Portantino’s Personal Struggle Inspires Bill to Require Elementary Schools to Test All Students for Dyslexia

Thursday, February 20 2020

Sacramento, California – State Senator Anthony J. Portantino (D – La Cañada Flintridge) has introduced SB 1174 to require schools to assess pupils for dyslexia. The bill will require the State Board of Education to identify a dyslexia assessment to be used by schools to screen students between kindergarten and the second grade. Dyslexia is the most common learning disorder, but far too many children struggling from it go undiagnosed.   The issue is personal for Senator Portantino as he struggled with dyslexia, ADHD, and cross dominance during his own time in school and continues to face these challenges every day.


“Sadly, students with dyslexia far too often go untreated and their trouble with reading negatively impacts them for their entire life. Dyslexic students have lower graduation rates, are less likely to attend college, and go on to have a much higher incarceration rates than those who do not have it.  By accurately assessing students for dyslexia early in their school experience, we can positively intervene, help these students succeed, help to end the school-to-prison pipeline,” commented Senator Portantino.


It is estimated that about 10% of Americans have symptoms of dyslexia, making it the most common form of learning disability. Due to inadequate screening, only about 5% of people with dyslexia are aware that they have it. By implementing assessment tools, schools and families will be able to identify pupils with dyslexia and implement learning programs for them. Properly treating those with dyslexia better enables children to thrive in school and to achieve positive and productive lives.


There is a significant social justice aspect to this bill. The proportion of people with dyslexia is believed to be much higher amongst incarnated individuals. A 2000 study of Texas prisoners estimated that about half the prison population was likely dyslexic, while a 2014 study by the Education Department found that a third of surveyed inmates had trouble with simple reading questions. Undiagnosed dyslexia likely influenced their eventual incarceration. A far too common situation occurs where a child has trouble reading due to an undiagnosed reading disability, becomes frustrated with school, and drops out.  Affluent parents can provide private doctors and private intervention.  Not everyone understands the issue and is equipped to adequately address it.  Mandating testing will increase awareness and help all children who need it get the resources they need.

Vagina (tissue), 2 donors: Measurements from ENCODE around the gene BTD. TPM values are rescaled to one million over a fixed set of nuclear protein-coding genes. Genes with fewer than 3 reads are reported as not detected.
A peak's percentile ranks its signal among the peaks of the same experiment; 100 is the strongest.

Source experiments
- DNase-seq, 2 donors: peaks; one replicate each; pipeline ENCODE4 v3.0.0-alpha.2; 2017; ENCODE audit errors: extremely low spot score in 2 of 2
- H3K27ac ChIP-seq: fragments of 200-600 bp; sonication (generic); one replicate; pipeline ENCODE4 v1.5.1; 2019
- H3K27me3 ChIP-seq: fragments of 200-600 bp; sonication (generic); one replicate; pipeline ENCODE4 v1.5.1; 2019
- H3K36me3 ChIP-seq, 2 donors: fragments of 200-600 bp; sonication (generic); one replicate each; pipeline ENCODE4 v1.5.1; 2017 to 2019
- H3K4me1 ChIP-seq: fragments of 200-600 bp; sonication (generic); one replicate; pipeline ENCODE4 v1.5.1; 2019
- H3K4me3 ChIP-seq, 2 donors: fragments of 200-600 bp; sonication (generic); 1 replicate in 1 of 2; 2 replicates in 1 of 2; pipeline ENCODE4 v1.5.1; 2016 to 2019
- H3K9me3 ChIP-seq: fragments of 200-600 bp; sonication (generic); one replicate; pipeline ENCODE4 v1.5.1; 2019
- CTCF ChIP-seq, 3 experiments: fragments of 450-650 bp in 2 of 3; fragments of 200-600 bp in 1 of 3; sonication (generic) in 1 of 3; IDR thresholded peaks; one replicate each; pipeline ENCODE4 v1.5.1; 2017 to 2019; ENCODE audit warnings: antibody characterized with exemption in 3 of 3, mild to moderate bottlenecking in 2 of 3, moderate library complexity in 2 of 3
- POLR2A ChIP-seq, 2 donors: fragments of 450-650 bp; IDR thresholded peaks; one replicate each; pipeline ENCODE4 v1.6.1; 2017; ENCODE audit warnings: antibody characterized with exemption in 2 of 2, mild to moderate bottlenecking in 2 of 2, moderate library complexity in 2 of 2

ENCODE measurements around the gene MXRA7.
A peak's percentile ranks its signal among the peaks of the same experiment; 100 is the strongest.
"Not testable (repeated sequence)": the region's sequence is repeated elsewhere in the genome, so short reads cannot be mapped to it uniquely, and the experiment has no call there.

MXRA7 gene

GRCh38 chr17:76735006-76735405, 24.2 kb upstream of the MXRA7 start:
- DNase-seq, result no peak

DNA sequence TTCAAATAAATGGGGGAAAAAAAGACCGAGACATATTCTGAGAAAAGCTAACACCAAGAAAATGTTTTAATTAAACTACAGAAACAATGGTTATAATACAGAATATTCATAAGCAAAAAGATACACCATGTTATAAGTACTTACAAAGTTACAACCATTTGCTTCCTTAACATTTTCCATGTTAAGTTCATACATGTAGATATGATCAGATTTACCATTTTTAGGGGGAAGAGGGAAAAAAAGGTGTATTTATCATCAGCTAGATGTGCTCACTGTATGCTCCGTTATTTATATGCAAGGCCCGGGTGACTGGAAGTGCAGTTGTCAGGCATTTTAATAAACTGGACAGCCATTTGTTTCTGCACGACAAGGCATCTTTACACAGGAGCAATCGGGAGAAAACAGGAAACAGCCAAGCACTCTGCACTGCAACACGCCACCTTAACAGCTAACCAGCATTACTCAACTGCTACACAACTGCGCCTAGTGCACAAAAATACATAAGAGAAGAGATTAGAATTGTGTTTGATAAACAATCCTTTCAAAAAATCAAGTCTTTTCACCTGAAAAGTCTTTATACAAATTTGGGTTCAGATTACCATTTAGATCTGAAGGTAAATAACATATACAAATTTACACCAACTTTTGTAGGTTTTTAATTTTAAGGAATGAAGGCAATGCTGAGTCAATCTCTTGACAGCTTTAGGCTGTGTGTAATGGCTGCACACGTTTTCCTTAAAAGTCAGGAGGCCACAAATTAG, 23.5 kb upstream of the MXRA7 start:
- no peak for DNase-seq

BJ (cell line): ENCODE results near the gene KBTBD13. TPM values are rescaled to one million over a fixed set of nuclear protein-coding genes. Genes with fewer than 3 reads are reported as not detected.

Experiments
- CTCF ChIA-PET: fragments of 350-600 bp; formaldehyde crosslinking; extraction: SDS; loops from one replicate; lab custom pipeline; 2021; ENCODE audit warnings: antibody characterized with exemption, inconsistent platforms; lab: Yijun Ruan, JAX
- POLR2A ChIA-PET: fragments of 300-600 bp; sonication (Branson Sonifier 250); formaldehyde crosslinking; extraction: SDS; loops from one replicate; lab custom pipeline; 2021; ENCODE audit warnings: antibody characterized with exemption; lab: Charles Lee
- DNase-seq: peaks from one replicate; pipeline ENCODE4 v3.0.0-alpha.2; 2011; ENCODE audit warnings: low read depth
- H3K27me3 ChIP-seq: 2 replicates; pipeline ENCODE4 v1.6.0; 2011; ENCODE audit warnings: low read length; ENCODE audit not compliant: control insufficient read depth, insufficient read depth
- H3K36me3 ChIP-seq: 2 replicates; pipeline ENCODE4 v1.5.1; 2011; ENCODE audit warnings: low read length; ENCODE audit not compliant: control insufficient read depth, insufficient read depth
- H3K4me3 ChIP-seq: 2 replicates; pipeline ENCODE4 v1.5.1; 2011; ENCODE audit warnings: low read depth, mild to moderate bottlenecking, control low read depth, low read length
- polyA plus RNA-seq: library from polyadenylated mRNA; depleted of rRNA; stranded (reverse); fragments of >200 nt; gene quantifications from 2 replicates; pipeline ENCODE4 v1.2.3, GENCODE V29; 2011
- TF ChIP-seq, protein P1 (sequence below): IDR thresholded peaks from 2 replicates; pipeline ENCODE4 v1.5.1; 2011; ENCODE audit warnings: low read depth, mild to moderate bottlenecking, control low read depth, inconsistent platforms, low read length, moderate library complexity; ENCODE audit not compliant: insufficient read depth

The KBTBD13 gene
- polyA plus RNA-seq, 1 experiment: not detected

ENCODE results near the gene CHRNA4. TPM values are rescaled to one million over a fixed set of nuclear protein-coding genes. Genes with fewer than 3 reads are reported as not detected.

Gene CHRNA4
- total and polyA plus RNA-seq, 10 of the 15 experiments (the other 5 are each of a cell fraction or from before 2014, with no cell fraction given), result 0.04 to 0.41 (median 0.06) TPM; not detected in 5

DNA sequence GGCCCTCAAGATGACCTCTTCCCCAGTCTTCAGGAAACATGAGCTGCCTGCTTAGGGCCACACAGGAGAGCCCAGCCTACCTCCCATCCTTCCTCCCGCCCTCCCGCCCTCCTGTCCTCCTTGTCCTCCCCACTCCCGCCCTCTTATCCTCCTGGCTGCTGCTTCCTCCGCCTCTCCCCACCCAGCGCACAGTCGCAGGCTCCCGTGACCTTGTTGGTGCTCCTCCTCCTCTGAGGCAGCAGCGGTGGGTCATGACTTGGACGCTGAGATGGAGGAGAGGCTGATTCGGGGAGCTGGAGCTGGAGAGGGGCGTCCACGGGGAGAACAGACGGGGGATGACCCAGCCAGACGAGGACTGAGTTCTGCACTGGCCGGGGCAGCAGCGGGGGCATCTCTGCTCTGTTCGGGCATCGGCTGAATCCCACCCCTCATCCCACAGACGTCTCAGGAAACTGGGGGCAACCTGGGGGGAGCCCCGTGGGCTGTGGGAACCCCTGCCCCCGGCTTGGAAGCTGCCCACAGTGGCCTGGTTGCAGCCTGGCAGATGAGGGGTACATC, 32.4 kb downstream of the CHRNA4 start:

“SB 1174 is the best investment the state can make to ensure all schools are providing every child an equitable opportunity to read and learn core content. Without an early strong mastery of reading, it becomes a costly uphill battle to help kids reach grade level expectations and their full potential,” added Bill Lucia, President and CEO of Edvoice.


SB 1174 will unquestionably improve the lives of the countless children who would otherwise not be diagnosed. This bill will improve test scores and graduation rates, while also helping to destigmatize reading troubles for children. Pupils should not feel embarrassed at school due to an undiagnosed reading disorder and this bill will help these struggling students. SB 1174 is a common sense solution that will greatly benefit schools and families.